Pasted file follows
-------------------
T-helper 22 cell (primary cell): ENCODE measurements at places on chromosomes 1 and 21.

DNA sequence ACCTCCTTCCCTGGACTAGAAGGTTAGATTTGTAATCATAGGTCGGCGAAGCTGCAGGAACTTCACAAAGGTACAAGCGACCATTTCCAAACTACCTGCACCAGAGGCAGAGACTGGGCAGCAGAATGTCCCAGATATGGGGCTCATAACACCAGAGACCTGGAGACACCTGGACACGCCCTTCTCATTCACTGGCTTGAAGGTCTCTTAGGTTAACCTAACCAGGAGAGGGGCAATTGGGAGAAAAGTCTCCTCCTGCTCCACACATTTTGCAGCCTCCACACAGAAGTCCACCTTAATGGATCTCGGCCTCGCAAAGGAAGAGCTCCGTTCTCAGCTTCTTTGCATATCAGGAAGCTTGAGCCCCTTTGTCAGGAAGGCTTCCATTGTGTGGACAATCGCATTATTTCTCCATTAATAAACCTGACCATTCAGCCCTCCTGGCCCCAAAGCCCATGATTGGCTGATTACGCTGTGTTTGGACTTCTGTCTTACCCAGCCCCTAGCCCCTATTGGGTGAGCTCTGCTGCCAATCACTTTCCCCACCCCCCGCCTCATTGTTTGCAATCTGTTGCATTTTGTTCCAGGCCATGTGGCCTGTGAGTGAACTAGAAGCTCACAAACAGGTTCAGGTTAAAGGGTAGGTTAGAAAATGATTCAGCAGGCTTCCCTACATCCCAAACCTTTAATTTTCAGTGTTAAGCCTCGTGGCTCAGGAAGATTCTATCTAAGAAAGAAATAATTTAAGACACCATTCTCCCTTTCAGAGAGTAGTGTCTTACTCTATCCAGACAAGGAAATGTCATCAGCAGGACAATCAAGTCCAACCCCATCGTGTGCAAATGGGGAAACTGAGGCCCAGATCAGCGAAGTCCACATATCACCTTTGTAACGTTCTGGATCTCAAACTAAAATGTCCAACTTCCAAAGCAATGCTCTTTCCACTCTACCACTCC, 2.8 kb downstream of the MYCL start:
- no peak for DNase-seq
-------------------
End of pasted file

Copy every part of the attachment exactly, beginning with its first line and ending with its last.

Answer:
T-helper 22 cell (primary cell): ENCODE measurements at places on chromosomes 1 and 21.

DNA sequence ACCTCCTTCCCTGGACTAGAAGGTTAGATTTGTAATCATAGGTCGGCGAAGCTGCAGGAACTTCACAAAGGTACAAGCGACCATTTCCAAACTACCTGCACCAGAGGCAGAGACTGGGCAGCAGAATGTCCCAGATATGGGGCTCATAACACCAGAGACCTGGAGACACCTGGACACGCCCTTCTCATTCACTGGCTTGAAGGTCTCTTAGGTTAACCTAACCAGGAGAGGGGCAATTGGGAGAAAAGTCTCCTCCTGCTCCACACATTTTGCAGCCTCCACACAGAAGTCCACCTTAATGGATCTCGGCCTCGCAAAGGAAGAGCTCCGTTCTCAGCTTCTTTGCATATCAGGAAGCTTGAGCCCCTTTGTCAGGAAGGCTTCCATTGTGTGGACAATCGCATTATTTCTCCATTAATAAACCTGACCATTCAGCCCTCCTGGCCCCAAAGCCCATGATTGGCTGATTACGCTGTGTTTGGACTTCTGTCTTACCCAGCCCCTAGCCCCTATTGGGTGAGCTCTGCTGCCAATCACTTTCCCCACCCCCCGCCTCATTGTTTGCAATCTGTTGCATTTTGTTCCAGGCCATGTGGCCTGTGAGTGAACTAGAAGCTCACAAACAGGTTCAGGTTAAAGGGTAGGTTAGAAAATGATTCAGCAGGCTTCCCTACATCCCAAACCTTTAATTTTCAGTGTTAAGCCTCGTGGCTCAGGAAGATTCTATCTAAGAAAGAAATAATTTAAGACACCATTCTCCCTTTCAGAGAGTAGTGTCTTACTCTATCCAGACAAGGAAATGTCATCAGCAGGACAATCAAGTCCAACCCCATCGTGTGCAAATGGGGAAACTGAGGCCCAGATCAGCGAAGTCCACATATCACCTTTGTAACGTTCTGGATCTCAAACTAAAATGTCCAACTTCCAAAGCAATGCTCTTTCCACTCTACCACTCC, 2.8 kb downstream of the MYCL start:
- no peak for DNase-seq